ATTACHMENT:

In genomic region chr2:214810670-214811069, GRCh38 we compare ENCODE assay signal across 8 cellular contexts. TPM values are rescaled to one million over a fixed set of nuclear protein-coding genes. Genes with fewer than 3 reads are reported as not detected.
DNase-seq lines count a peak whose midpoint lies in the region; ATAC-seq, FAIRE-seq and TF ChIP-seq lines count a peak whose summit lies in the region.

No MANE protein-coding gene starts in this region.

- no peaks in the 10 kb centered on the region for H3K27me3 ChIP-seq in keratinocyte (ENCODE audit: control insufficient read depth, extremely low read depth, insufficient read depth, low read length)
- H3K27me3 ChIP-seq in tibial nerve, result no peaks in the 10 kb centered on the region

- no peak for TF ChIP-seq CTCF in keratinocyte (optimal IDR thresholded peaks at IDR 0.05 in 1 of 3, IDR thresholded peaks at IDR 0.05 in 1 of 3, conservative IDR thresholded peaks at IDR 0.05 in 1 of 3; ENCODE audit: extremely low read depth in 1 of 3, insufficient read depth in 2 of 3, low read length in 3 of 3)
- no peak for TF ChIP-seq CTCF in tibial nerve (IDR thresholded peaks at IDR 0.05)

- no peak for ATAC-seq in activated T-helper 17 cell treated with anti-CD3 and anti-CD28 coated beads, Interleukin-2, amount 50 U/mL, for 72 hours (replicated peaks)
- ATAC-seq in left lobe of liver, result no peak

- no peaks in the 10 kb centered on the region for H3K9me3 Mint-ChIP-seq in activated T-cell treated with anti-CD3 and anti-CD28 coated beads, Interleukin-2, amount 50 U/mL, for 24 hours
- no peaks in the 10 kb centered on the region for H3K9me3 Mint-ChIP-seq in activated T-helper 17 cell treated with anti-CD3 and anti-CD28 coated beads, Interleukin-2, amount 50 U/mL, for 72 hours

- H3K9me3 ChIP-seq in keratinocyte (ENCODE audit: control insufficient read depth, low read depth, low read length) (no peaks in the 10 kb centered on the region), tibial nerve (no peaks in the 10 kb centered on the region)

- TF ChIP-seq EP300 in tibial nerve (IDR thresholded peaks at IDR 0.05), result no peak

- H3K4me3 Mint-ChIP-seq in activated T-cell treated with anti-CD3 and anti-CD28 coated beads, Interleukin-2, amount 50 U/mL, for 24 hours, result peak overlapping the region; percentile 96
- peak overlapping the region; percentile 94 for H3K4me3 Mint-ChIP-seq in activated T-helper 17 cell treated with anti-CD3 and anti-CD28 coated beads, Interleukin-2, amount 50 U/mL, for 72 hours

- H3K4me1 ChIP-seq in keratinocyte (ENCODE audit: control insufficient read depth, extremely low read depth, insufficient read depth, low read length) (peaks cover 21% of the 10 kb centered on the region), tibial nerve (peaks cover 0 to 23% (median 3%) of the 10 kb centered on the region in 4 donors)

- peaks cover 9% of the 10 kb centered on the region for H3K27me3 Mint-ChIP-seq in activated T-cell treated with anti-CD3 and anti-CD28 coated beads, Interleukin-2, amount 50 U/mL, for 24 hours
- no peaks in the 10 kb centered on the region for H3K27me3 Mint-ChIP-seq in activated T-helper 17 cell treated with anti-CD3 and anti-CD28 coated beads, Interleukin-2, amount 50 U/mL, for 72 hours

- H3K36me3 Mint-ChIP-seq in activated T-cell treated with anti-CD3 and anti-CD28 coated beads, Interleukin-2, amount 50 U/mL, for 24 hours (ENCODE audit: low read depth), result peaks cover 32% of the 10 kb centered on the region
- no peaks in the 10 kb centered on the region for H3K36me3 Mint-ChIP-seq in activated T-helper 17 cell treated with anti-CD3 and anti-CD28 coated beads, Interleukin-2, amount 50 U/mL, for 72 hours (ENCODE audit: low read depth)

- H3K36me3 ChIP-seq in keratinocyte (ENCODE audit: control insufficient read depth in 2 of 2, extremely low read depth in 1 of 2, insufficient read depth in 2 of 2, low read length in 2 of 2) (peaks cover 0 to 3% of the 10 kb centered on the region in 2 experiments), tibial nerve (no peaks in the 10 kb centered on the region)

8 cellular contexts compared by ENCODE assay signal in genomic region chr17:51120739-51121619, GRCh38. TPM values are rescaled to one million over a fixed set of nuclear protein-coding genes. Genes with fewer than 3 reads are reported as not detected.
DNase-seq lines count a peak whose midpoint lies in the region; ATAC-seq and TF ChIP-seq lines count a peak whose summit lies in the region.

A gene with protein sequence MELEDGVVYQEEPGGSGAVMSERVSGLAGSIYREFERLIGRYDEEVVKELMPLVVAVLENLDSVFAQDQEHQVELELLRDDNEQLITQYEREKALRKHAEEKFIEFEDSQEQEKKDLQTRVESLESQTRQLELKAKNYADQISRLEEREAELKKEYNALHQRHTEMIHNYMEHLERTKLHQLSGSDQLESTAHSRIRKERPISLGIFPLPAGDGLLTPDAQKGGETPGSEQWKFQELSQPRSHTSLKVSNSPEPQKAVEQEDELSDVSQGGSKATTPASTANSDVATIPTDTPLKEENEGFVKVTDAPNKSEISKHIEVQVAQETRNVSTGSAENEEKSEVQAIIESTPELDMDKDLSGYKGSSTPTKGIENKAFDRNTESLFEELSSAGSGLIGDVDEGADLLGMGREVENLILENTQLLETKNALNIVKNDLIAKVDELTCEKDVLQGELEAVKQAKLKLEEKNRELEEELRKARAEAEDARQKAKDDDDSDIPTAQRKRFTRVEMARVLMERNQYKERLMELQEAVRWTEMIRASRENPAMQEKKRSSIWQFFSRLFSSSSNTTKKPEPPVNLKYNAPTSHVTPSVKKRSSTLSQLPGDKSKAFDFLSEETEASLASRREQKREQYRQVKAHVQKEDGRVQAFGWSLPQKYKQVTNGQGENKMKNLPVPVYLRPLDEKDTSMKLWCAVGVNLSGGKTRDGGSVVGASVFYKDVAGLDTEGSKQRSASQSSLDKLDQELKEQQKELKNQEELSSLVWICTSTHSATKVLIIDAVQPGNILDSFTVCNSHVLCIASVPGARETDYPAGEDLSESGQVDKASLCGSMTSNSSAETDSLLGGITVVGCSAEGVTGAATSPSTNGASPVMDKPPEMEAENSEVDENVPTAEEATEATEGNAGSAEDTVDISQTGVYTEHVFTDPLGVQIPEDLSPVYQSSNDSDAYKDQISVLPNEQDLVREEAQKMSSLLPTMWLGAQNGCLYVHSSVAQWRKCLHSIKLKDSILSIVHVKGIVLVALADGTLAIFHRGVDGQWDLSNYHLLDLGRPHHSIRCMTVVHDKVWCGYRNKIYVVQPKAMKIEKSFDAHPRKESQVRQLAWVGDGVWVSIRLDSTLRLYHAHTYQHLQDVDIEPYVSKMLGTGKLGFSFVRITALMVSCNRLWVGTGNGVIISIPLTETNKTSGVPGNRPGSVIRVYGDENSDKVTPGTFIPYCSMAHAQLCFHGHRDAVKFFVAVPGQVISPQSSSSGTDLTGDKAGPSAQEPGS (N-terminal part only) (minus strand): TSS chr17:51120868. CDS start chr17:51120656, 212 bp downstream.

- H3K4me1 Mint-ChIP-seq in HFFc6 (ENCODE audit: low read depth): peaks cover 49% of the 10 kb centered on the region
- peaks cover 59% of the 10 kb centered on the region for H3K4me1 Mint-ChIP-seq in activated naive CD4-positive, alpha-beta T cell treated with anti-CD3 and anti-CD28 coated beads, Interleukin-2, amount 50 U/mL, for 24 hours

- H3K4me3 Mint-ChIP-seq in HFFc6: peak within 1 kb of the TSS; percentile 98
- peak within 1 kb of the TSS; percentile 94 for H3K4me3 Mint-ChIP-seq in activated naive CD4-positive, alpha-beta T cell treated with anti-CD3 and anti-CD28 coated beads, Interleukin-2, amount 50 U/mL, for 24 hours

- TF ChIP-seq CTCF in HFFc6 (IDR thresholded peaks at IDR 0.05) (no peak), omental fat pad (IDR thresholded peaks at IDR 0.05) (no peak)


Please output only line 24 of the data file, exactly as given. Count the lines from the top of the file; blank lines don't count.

A gene with protein sequence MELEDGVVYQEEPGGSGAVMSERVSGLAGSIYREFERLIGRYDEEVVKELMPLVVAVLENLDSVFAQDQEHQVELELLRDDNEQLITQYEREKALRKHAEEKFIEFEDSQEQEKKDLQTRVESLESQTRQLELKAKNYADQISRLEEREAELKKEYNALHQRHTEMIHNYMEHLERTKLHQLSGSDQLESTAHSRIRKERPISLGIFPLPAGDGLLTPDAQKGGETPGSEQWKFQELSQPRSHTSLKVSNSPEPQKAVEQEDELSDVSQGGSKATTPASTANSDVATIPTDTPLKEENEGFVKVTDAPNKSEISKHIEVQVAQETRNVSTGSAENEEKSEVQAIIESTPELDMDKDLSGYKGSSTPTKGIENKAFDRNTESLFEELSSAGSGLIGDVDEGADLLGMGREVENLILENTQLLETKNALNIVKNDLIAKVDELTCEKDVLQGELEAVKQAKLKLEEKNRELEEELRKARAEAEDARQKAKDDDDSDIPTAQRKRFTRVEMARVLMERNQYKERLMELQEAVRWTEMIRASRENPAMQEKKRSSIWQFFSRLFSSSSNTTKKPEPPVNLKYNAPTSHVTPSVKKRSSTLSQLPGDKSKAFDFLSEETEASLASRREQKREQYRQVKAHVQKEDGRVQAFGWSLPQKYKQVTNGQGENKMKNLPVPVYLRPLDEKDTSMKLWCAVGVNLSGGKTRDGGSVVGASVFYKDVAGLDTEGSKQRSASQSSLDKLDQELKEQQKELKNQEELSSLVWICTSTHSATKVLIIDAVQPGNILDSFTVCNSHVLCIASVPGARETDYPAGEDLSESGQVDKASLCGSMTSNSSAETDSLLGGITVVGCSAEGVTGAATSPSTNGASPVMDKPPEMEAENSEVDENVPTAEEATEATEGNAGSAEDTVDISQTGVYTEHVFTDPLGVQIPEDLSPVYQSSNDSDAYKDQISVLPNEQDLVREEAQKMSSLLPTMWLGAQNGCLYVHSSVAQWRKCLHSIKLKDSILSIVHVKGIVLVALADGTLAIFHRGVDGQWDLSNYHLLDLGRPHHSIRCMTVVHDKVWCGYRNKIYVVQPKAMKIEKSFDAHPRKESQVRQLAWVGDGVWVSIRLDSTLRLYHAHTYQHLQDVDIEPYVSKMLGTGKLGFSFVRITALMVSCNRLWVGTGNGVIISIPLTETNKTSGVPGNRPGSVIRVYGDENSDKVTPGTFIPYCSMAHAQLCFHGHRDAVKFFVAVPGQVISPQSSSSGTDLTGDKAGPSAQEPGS (N-terminal part only) (minus strand): TSS chr17:51120868. CDS start chr17:51120656, 212 bp downstream.